Take the 2-minute tour ×
Stack Overflow is a question and answer site for professional and enthusiast programmers. It's 100% free, no registration required.

I am trying to do a challenge on Coderbyte. The question states:

Have the function LetterChanges(str) take the str parameter being passed and modify it using the following algorithm. Replace every letter in the string with the letter following it in the alphabet (ie. c becomes d, z becomes a). Then capitalize every vowel in this new string (a, e, i, o, u) and finally return this modified string.

Here is my code:

hash = {"a" => 1,"b" => 2,"c" => 3,"d" => 4,"e" => 5,"f" => 6,"g" => 7,"h" => 8,"i" => 9,"j" => 10, "k" => 11,"l" => 12,"m" => 13,"n" => 14,"o" => 15,"p" => 16,"q" => 17,"r" => 18,"s" => 19,"t" => 20,"u" => 21,"v" => 22,"w" => 23,"x" => 24,"y" => 25,"z" => 26}
def LetterChanges(str)
  chars = str.split("")
  newstr = Array.new
  i = 0
  newletter = 0
  while i <= chars.length
    if hash.has_key?(chars[i]) == true    #I think this is where the problem is
      newletter = hash[chars[i]] + 1
        if newstr[i].include?('a','e','i','o','u')
    i += 1
  return newstr

It keeps saying there is an error with 'has_key?'. I also tried using '.include?' and 'chars[i] =~ [a-zA-Z]' but all return an error. I'm not sure why it isn't accepting any of these methods/regex. If you do decide to answer using regular expressions, please explain in details because they still confuse me a little.

Thanks in advance.

***EDIT: I have taken all of your advice and thought I had a working code, but apparently not. =/

I get this error: (eval):8: undefined method key' for #<Hash:0x149bf0> (NoMethodError) from (eval):4:ineach' from (eval):4:in `LetterChanges' from (eval):18

 1 def LetterChanges(str)
 2 hash = {"a" => 0,"b" => 1,"c" => 2,"d" => 3,"e" => 4,"f" => 5,"g" => 6,"h" => 7,"i" => 8,"j" => 9, "k" => 10,"l" => 11,"m" => 12,"n" => 13,"o" => 14,"p" => 15,"q" => 16,"r" => 17,"s" => 18,"t" => 19,"u" => 20,"v" => 21,"w" => 22,"x" => 23,"y" => 24,"z" => 25}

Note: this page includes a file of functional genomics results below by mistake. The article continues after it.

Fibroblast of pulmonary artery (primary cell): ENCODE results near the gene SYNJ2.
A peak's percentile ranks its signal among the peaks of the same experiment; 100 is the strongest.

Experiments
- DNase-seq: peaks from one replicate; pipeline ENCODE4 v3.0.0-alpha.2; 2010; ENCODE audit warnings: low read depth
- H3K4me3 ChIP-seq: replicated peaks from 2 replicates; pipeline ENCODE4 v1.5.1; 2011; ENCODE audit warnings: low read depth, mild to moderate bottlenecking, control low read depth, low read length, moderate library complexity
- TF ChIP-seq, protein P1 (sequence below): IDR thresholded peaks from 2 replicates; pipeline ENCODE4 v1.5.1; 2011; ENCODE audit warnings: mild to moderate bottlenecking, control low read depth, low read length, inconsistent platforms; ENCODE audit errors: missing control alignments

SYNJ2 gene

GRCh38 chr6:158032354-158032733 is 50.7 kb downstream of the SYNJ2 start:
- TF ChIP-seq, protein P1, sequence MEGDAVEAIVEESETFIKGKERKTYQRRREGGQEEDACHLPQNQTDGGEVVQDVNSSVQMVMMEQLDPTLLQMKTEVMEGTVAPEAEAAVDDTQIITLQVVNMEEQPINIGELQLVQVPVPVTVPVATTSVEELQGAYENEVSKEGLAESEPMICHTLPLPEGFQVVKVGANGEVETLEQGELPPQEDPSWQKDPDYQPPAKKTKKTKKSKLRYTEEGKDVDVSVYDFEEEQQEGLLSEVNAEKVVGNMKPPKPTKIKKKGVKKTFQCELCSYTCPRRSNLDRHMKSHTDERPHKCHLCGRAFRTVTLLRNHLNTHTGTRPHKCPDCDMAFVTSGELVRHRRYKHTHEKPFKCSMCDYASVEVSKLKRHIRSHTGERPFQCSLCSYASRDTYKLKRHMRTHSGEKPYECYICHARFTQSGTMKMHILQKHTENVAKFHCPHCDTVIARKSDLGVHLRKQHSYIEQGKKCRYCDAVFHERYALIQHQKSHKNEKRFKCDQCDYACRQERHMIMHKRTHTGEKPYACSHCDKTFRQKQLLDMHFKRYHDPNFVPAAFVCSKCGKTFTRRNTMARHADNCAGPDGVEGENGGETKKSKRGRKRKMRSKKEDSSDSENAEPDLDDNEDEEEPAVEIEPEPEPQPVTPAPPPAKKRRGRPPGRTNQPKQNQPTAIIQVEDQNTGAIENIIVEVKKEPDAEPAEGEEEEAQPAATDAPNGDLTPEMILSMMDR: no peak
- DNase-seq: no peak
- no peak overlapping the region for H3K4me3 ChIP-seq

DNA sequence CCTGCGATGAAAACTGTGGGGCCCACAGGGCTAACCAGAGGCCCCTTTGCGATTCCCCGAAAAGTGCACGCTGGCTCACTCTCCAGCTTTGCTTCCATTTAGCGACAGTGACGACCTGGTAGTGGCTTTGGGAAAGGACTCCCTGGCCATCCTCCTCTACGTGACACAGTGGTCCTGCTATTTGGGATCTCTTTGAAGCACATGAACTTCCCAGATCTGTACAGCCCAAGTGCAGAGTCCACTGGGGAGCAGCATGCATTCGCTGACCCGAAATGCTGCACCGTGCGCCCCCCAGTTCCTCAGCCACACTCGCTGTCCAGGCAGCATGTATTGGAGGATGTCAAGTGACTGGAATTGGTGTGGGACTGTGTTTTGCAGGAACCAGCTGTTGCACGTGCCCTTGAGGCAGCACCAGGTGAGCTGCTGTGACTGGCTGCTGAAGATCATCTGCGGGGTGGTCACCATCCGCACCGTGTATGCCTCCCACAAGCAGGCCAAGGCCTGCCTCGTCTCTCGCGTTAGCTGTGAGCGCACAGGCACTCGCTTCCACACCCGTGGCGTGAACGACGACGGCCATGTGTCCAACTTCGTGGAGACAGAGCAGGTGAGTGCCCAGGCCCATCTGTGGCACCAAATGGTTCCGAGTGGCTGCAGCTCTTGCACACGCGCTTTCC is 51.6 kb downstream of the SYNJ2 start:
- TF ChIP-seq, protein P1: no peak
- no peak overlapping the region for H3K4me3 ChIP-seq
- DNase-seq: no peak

3 newstr = Array.new
 4 newletter = 0
 5 str.each do |i|
 6   if hash.has_key?(str[i]) 
 7     newletter = hash[str[i]] + 1
 8     newletter = 0 if newletter == 25
 9     newstr.push(hash.key(newletter))
 10    newstr[i].upcase! if newstr[i] =~ /[aeiou]/
 11  else
 12     newstr.push(str[i])
 13  end
 14 end
 15 return newstr.to_s
share|improve this question
Check the line number referenced in your error message - that will give you a clue. I think it is probably complaining about has.key(newletter) - I cannot see where has is defined . . . –  Neil Slater Jan 28 '14 at 21:35

6 Answers 6

I believe your problem with has_key? is because hash is not in the scope of that method. Move the hash={blah} to the line after the def, and also take snowe2010's advice on refactoring the code to make it more ruby like.

share|improve this answer
ha I was editing mine to add the thing about the hash and didn't see your post until after I posted my edit. Good catch! –  snowe2010 Jan 28 '14 at 21:53
Ahhh gotcha. Thank you! –  GreeKatrina Jan 28 '14 at 23:58

I think you meant to put newstr.push(hash.key(newletter)) not newstr.push(has.key(newletter)). Also, you declare hash as a class variable and not an instance variable. Try puts hash inside the function and you'll see what I mean.

I would also suggest changing your method definition to follow a few ruby conventions. In ruby, we usually use snake case unless it's a class, i.e. def letter_changes(str).

We also don't use while if we don't have to. You can change that code to look like this

chars.each_with_index do |current_char, i|
  if hash.has_key?(current_char)
    newletter = hash[current_char] + 1
    newstr[i].upcase! if newstr[i].include?('a','e','i','o','u')

And we also don't usually return explicitly unless it's from within an if/else/unless/case statement.